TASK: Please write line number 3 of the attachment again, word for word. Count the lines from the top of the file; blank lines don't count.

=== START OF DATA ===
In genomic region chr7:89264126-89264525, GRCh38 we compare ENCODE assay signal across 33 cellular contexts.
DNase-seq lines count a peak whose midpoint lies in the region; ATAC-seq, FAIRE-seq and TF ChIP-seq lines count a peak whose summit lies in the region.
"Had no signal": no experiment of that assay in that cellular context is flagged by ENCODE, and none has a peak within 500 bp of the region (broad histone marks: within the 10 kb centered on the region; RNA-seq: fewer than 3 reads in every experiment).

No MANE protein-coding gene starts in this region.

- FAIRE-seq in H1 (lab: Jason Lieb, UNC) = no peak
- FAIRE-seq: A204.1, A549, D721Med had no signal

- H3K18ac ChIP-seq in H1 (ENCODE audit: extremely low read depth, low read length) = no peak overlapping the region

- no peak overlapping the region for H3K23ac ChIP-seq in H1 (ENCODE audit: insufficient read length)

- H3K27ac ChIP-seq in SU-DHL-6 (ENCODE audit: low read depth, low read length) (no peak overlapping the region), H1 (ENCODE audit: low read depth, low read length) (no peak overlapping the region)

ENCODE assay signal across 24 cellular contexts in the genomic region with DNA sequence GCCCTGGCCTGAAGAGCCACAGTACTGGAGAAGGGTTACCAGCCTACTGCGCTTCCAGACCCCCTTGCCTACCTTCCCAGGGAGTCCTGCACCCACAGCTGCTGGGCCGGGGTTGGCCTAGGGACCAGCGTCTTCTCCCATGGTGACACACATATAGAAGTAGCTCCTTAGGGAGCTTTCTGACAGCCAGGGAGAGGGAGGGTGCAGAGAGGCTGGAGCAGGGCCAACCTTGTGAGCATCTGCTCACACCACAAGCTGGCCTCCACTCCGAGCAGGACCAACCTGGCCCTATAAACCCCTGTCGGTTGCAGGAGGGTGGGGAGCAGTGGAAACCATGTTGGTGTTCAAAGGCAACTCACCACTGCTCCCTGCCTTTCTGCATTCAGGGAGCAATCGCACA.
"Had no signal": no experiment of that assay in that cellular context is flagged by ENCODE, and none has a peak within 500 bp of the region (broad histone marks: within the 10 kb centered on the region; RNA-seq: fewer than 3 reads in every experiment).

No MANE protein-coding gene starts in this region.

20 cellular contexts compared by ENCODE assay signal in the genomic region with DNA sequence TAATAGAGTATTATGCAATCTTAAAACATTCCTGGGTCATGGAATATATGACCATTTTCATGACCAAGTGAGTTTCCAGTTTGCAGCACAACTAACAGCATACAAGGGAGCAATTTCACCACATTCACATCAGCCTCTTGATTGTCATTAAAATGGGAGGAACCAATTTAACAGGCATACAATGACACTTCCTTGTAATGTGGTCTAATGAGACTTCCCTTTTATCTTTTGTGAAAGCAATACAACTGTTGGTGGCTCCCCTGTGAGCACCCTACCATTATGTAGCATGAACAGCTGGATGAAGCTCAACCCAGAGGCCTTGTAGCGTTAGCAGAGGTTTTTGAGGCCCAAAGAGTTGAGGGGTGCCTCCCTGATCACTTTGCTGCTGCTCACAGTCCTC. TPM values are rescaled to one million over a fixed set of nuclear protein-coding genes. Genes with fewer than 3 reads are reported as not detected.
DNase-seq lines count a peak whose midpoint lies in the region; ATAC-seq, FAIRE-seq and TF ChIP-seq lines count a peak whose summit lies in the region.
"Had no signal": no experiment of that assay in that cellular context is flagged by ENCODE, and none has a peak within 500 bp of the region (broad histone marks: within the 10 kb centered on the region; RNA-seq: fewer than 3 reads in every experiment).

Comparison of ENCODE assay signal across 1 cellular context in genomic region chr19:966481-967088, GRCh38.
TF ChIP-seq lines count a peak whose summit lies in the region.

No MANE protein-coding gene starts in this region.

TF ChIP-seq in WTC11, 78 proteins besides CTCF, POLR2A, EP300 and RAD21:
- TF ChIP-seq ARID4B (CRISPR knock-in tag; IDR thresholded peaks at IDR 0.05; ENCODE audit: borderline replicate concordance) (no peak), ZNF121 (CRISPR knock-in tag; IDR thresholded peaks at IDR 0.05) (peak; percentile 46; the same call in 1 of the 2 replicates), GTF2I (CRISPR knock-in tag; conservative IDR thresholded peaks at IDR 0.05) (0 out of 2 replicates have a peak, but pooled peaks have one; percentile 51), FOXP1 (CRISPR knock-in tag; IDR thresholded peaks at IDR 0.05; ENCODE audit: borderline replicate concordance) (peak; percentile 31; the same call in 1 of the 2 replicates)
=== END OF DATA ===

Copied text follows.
"Had no signal": no experiment of that assay in that cellular context is flagged by ENCODE, and none has a peak within 500 bp of the region (broad histone marks: within the 10 kb centered on the region; RNA-seq: fewer than 3 reads in every experiment).